Baldwin invited Maria to sit beside him. “I’ve missed your letters, Tante Maria. Your Christmas note was so formal. It sounded dictated.”
“Because I didn’t know how many other people would read it.”
Baldwin sighed. “I suppose you are right. Are you happy in Nablus?”
“You don’t miss being here at the center of everything?”
“I needed time for myself and for Isabella.”
“It would have been difficult being here and watching Tripoli change so much.”
Baldwin looked surprised. “What do you mean? I thought he was doing a good job. He’s been very good about including me in his decisions and explaining things to me.” He sounded defensive.
“Oh, I’m not saying he doesn’t have the best interests of the kingdom at heart. He is an intelligent and sober man. A good administrator. It’s just…” she looked away.
“What, Tante Marie?”
“As long as your father was alive, he maintained close ties with Constantinople. I was only the outward symbol of something more profound.”
“But we’re still friends with Constantinople,” Baldwin protested.
“Really? Maybe I was misinformed then.”
“About turning down an Imperial bridegroom for Sibylla.”
“Oh. Yes, that’s true, but only so we could broaden our network of friends. Tripoli felt we shouldn’t be too dependent on any other foreign power.”
“Hm,” Maria looked thoughtful.
“What’s the matter?”
“Do you know what your father’s dearest dream was?” she asked wistfully.
“For me to be cured?”
“Of course! You’re so right about that. But after that, his second dearest dream?”
Baldwin shook his head.
“To conquer Egypt.”
Baldwin sat up straighter. “To conquer Egypt—is that really possible?”
“Your father’s armies burned the suburbs of Cairo, Baldwin. Some say he could have taken it, if only he had not been persuaded by bad advice to make peace instead.” Baldwin was frowning with concentration, but he said nothing. “Do you know why it is so important to conquer Egypt?”
Baldwin shook his head.
“Shall I tell you?”
“Of course! Why?”
“Because if we don’t conquer Egypt,” she paused, “Egypt will conquer us.”
“Can’t we live in peace?”
“No. Islam does not recognize our right to exist. I’m sure the Archbishop of Tyre could explain this to you better and in more depth. He has studied Islam for decades and wrote a whole book on the history of it, but what I do know is that Islam divides the world into two parts: the dar al-Islam, the House of Islam, and the dar al-Harb, the House of War. Some Islamic scholars allow for a third House, a twilight zone between the other two, the dar al-ahd or the House of Treaty. On the other hand, many Islamic scholars teach instead that there can be no permanent peace between the dar al-Islam and the dar al-Harb. What that means is that between your kingdom and your Muslim neighbors there can only be temporary treaties—or war. Peace, they argue, is only possible when the entire world belongs to the dar al-Islam.”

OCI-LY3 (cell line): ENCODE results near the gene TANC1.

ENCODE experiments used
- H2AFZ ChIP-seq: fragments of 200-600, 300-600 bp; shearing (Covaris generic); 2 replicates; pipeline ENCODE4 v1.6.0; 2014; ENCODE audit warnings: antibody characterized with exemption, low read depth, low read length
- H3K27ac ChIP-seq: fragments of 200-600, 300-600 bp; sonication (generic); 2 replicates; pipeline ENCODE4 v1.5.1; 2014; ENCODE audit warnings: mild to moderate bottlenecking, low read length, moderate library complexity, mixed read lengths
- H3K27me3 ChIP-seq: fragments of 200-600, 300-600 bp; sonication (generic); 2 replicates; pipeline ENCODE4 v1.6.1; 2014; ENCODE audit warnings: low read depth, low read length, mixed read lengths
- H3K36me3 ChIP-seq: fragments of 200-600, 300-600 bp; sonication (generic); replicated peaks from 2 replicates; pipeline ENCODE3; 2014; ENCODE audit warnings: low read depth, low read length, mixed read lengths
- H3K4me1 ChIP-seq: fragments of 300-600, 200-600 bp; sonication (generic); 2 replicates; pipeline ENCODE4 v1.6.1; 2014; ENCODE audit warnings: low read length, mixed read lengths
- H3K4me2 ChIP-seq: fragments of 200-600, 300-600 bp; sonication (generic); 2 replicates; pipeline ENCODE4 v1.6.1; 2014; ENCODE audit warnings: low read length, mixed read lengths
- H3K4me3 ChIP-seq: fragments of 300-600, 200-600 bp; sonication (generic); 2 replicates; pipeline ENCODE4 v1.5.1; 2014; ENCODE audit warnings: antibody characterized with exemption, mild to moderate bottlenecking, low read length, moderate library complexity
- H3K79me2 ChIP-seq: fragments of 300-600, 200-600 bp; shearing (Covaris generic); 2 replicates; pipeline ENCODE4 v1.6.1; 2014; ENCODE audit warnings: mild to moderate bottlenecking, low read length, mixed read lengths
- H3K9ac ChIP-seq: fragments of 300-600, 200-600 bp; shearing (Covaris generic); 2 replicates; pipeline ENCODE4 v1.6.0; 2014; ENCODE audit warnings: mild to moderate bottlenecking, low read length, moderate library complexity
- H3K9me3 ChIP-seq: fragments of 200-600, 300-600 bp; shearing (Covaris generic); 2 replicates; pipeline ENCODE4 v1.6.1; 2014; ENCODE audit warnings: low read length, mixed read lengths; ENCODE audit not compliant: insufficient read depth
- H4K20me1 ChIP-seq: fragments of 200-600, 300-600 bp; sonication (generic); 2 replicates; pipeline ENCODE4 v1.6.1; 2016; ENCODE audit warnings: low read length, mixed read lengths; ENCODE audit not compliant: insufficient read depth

Baldwin was gazing at her with such intensity that Maria felt compelled to again advise. “If you don’t believe me, Baldwin, talk to the good Archbishop of Tyre.”
“I believe you because it explains things I hadn’t understood before. Thank you.”
“The best way to defend a kingdom, my father used to say, is to attack the enemy. If we do not want to be swallowed whole, we must attack, attack, and attack again.”
Baldwin nodded, his face tense yet firm and determined. “I understand.”
“And if you are going to attack Egypt, sire, you need not the fickle fleets of Italian merchant cities seeking commercial advantage and profit, but the professional Imperial fleet that my great-uncle can send you.”
Baldwin looked her straight in the eye. “Did the Emperor send you here?”
“Yes, he asked me to speak to you and remind you of the promises he had made your father. His fleet, our army—to destroy Sultan Salah al-Din in Egypt.”
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